s with an implementation akin to C++20’sfilter_view::iterator
. Peter Dimov further points out thatduplicate_iterator
could have different invalidation guarantees; for example, we might choose to guarantee that these iterators are never invalidated by the insertion or erasure of some unrelated key.
Just for kicks, I modified libc++’s unordered_multiset
to eliminate equal_range
and make the algorithmic changes to insert
, count
, and erase
. (Here’s the patch.)
Then, I wrote a few quick and dirty benchmarks. You can see the actual benchmark code
here,
but here’s a highlevel idea of what each benchmark was testing:
// inserts (ctor)
std::unordered_multiset<int> mm(g_data.begin(), g_data.end());
// insert calls
for (int i : g_data) mm.insert(i);
// erase calls
for (int i : g_unique_values) mm.erase(i);
// counts (all found)
for (int i : g_unique_values) mm.count(i);
// counts (mostly absent)
for (int i : g_unique_values) mm.count(i + 1);
Here are the benchmark results on a workload of 370,000 ints. First I used a flat distribution — 37 copies each of 10,000 randomly distributed values. Then, I ran the same operations again with a more Zipflike distribution, where the top 10 values appear 1000 times each and the bottom 9000 values appear only once each.
Benchmark description  Before (Flat)  After (Flat)  Before (Zipf)  After (Zipf) 

370,000 inserts (ctor)  394ms  73ms  68ms  4.7ms 
370,000 insert calls 
382ms  53ms  67ms  4.1ms 
10,000 erase calls 
107ms  113ms  5.4ms  5.6ms 
10,000 count s (all found) 
30ms  25ms  0.6ms  0.9ms 
10,000 count s (mostly absent) 
0.3ms  0.3ms  0.3ms  0.3ms 
Scale up the amount of data by a factor of ten, to 3,700,000 inserts,
and the differences become wildly exaggerated.
Remember that our patch doesn’t just make insert
5x or 10x faster; it makes
insert
\(O(n)\) times faster!
Benchmark description  Before (Flat)  After (Flat)  Before (Zipf)  After (Zipf)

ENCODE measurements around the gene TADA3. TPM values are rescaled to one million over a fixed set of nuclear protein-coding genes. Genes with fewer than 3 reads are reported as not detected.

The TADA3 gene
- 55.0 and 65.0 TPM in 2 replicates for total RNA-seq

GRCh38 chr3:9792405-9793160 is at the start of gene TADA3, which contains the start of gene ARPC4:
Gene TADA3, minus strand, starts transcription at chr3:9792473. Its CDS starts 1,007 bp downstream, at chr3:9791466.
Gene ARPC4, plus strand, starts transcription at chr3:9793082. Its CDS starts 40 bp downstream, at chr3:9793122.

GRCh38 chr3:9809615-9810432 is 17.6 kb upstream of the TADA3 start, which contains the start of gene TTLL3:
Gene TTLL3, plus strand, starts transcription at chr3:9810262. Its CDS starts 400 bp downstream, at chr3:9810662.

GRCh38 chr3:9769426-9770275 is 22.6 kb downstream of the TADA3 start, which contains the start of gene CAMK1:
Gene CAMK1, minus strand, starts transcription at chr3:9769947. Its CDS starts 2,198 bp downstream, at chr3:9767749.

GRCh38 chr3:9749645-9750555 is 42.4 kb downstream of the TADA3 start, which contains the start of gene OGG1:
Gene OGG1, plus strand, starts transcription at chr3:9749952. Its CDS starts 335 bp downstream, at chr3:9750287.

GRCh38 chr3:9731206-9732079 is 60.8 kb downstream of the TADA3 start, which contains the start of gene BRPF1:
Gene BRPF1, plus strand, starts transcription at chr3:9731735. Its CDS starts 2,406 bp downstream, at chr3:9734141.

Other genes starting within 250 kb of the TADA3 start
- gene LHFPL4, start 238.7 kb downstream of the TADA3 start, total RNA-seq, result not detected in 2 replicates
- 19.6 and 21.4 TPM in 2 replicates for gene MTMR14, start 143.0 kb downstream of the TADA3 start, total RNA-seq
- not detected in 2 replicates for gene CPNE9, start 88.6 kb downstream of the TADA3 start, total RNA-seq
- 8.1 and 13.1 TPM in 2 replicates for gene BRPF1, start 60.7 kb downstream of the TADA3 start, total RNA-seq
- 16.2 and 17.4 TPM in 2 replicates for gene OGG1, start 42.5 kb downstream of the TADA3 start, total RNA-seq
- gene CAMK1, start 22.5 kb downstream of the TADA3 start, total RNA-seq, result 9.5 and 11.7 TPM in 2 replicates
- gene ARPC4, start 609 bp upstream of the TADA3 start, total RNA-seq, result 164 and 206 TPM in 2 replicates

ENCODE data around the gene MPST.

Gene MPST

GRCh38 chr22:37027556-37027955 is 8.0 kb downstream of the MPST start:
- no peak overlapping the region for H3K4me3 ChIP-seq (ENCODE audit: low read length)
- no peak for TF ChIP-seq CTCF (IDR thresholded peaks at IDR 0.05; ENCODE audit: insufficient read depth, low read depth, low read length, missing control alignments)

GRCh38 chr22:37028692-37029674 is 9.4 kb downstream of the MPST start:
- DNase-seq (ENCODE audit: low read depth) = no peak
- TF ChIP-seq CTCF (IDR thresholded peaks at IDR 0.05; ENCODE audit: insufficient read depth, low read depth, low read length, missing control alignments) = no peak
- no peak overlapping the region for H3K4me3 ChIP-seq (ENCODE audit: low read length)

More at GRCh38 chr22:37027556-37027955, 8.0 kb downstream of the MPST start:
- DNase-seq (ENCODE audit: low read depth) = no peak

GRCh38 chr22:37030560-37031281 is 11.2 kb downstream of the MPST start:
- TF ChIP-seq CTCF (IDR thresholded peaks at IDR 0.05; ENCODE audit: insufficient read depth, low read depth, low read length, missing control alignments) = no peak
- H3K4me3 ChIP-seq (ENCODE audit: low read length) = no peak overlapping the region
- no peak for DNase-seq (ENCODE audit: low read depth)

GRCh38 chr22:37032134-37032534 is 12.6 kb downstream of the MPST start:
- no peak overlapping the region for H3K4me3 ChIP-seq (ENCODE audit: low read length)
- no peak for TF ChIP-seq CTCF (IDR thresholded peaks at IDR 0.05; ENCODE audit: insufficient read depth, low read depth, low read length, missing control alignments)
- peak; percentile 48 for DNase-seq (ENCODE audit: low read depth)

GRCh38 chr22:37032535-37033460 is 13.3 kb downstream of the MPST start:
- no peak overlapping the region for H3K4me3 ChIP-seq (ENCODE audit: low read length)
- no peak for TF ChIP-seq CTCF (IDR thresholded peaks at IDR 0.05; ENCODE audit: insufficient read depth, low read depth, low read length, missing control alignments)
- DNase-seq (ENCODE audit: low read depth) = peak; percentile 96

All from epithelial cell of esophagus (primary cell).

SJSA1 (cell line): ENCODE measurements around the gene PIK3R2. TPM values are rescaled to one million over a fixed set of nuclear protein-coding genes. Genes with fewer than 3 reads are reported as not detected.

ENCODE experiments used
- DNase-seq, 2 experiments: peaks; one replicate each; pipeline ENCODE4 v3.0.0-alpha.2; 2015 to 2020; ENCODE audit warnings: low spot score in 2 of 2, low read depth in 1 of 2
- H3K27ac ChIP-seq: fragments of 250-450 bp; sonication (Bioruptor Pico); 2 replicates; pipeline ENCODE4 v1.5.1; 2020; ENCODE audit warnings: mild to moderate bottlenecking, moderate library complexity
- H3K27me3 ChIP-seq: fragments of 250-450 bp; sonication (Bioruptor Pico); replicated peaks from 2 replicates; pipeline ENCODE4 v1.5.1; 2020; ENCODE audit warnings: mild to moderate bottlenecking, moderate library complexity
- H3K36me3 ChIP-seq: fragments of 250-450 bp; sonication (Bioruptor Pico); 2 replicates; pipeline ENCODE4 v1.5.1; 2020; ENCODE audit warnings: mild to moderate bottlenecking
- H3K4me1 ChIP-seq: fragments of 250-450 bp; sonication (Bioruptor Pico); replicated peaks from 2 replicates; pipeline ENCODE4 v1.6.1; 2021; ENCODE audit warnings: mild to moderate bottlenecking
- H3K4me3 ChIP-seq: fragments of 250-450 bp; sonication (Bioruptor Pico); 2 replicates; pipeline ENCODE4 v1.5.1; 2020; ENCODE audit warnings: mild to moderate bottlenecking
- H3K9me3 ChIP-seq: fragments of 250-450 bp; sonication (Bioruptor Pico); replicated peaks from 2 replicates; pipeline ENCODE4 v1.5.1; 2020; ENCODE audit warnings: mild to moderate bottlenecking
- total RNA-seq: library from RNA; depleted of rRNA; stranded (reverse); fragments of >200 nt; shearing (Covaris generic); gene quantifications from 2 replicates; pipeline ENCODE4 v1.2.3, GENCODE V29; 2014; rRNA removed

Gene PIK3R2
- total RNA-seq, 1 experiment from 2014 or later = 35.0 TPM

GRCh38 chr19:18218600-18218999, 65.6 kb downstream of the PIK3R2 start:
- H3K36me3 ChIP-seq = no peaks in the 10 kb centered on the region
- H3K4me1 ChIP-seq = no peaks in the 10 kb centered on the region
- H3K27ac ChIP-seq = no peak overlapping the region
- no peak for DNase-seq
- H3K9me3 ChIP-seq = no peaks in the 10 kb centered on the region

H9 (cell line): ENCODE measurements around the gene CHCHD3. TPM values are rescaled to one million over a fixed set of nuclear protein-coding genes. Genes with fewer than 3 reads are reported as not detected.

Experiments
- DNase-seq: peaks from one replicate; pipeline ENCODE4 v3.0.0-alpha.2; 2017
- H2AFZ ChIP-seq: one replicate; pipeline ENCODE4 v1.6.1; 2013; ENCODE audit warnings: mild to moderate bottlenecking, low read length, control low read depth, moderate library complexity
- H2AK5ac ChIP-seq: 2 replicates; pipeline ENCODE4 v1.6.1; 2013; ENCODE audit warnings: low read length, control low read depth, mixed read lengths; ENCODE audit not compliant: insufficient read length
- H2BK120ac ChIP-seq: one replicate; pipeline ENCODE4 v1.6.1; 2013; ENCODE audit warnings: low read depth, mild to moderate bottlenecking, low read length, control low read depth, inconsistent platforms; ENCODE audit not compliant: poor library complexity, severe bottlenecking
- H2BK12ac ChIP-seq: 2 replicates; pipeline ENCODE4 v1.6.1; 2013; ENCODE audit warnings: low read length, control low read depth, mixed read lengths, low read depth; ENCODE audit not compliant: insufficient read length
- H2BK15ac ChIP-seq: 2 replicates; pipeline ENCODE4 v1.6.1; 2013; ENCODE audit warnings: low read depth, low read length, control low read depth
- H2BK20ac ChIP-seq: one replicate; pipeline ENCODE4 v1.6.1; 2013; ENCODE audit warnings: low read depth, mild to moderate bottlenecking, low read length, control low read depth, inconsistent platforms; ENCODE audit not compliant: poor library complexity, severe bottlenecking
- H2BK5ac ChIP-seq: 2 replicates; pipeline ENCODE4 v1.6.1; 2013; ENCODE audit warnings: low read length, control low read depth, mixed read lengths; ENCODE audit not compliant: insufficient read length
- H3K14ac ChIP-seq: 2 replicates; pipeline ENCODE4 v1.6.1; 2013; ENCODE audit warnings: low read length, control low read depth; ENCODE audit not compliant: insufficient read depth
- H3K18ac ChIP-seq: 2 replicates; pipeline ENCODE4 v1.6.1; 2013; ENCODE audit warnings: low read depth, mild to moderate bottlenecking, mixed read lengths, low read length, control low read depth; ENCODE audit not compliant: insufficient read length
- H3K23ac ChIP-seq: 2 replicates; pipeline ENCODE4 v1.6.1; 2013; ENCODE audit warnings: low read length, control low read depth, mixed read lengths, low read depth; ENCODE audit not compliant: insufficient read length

3,700,000 inserts (ctor)  8735ms  1828ms  21345ms  475ms 
3,700,000 insert calls 
8404ms  1935ms  22528ms  408ms 
100,000 erase calls 
1782ms  1799ms  504ms  575ms 
100,000 count s (all found) 
413ms  378ms  80ms  109ms 
100,000 count s (mostly absent) 
7.8ms  9.0ms  7.9ms  9.8ms 
The macro trends are as expected: a massive \(O(n)\)–to–\(O(1)\) speedup for
insert
, and a constantfactor slowdown for count
. The results for erase
and count
are surprisingly equivocal. The only explanations I can think of
are that noise in the non\(O(n)\) part masked the signal;
or that my new implementations happened to make the optimizer happier than libc++’s
original implementations (for example, by using nd = nd>next
instead of ++it
to walk the bucket), and this affected the constant factor enough to cancel out
some of the theoretical advantage. In the case of count
on the flat distribution,
we even get a reproducible speedup; I can’t account for this in any way except to
blame the optimizer.
Conclusions
The most important takeaway here is that changes to a container’s API
can have dramatic and surprising knockon effects to the underlying
data structure and its performance. I’m trying to distinguish here between on the one hand
the container and its API (unordered_multiset
, equal_range
) and on the
other hand the data structure and its invariants (the hash table of linked lists,
the invariant that all duplicates are stored sequentially). In theory, it’s possible
to imagine implementing the same container API using different underlying data structures.
But in practice, type authors have to be very careful that when their choice of API
constrains the data structure underneath, those constraints aren’t unnatural or unduly
pessimizing.
For example, above I mentioned that we might provide a
.find_all_duplicates(key)
that returns a pair ofduplicate_iterator
s, which we might choose to guarantee are never invalidated by the insertion of some unrelated key. That guarantee is an API decision that constrains our implementation ofinsert
! Now, wheninsert
rehashes the container, the relative order of each set of duplicates must be preserved; otherwise someone iterating over a set of duplicates could enter an infinite loop. If we choose an API that doesn’t give that guarantee about invalidation, then we have more choices about how to implement rehashing.
In the specific case of unordered_multiset
, I won’t even go so far as to say that
C++11 necessarily made the wrong choice. Sure, we could have made unordered_multiset::insert
arbitrarily faster, but only at the cost of a constantfactor slowdown to unordered_multiset::count
—
and so C++11 made a defensible choice from the point of view of a program whose
workload requires many count
s in a static container.
Much more importantly, C++11 made the right choice from the point of view of a programmer
who already uses the equal_range
method of std::multiset
today and wants to upgrade
to std::unordered_multiset
tomorrow without rewriting too much of their code.
But did C++11 necessarily make the right choice here — do such workloads and programmers exist in sufficient numbers to justify the performance cost to other programmers? I wouldn’t go so far as to say that, either!